Book Of Merlin, And The Coming Of Arthur - XIII
( Originally Published 1907 )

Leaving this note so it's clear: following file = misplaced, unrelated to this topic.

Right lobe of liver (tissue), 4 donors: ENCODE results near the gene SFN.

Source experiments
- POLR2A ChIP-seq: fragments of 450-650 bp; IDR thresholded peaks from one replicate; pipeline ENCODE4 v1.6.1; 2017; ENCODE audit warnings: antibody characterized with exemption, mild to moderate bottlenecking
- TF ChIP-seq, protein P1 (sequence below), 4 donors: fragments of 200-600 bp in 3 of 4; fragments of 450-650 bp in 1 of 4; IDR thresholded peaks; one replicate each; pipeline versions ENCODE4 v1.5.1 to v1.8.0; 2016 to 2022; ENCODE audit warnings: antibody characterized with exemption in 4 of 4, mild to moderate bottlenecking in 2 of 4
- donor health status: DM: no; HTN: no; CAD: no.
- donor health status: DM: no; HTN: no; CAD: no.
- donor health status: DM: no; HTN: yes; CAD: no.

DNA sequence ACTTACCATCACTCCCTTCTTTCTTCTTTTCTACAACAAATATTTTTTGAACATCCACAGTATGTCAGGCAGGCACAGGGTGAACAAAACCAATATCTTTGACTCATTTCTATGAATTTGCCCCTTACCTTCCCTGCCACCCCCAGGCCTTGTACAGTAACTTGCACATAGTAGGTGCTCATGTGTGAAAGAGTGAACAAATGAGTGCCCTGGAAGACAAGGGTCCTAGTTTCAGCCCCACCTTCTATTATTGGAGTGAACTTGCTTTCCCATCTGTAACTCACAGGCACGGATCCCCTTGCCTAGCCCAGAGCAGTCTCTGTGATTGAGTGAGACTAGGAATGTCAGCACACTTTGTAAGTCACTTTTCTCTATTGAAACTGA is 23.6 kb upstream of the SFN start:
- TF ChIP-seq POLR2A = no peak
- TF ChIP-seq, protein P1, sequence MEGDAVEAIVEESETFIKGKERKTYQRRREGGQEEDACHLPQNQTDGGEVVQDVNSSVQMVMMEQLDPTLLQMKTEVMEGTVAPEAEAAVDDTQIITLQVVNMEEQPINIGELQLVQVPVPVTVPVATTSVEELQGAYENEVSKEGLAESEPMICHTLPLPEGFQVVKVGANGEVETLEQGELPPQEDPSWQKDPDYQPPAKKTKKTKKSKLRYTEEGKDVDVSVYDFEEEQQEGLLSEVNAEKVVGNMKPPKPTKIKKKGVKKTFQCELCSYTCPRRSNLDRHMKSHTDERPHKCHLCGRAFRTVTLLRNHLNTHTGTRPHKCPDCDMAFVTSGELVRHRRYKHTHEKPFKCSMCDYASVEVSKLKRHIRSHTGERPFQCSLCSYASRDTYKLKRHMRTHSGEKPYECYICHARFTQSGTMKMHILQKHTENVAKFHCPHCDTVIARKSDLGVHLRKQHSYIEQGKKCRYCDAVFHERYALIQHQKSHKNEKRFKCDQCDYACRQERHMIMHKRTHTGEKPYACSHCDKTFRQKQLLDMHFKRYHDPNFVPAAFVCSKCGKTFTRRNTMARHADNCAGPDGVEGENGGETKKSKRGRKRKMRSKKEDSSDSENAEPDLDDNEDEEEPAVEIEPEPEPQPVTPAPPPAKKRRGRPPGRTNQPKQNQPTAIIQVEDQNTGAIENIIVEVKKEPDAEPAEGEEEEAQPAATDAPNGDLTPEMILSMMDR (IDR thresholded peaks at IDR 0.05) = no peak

RIGHT so came Ulfius, and said openly, that the king and all that were there might hear, "Ye are the falsest lady of the world, and most traitress unto the king's person." "Beware, Ulfius," said king Arthur, "what thou sayest ; for thou speak-est a great word." "I am well aware," said Sir Ulfius, "what I speak; and here is my glove for to prove it upon any man that saith the contrary, that this Queen Igraine is the cause of all your damage, and of your great war that ye have had ; for, and she would have uttered in the life of King Utherpendragon of the birth of you, and how you were begotten, we should never have had half the mortal wars which ye have had. For the most part of your great lords, barons, and gentlemen of your realm knew never whose son ye were, nor of whom you were begotten ; and she that bare you of her body should have made it known openly, in excusing of her worship and yours, and in likewise to all the realm. Wherefore, I prove her false to God and you, and to all your realm ; and who will say the contrary, I will prove it upon his body." Then spice Igraine, and said, "I am a woman, and may not fight ; but rather than I should be dishonoured, there would some good man take my quarrel. More," she said, "Merlin knoweth well, and you, Sir Ulfius, how King Uther came to me, in the castle of Tintagil, in the likeness of my lord that was dead three hours before, and thereby was the child Arthur begotten. And, after the thirteenth day, King Uther wedded me, and, by his commandment, when the child was born, it was delivered to Merlin, and nourished by him ; and so I saw the child never after, nor wot not what is his name ; for I never knew him yet." And then Sir Ulfius said unto the queen, "Merlin is more to blame than ye." "I wot well," said the queen, "that I bare a child by my lord, King Uther, but I wot not where he is be-come." Then Merlin took the king by the hand, saying, "This is your mother." And therewith Sir Ector bear witness how he nourished him by King Uther's commandment. And therewith King Arthur took his mother, Queen Igraine, in both his arms, and kissed her, and either wept upon other. And then the king let make a feast, which lasted eight days. Then on a day there came into the court a squire on horseback, leading a knight before him, wounded to the death, and told him, "There is a knight in the forest that bath reared up a pavilion by the well side, and bath slain my master, a good knight, and his name was Miles; wherefore I beseech you, that my master may be buried, and that some good knight may revenge my master's death." Then was in the court great noise of the knight's death, and every man said his advice. Then came Griflet, that was but a squire, and he was but young, of the age of King Arthur ; so he besought the king, for all the service he had done, to give him the order of knighthood.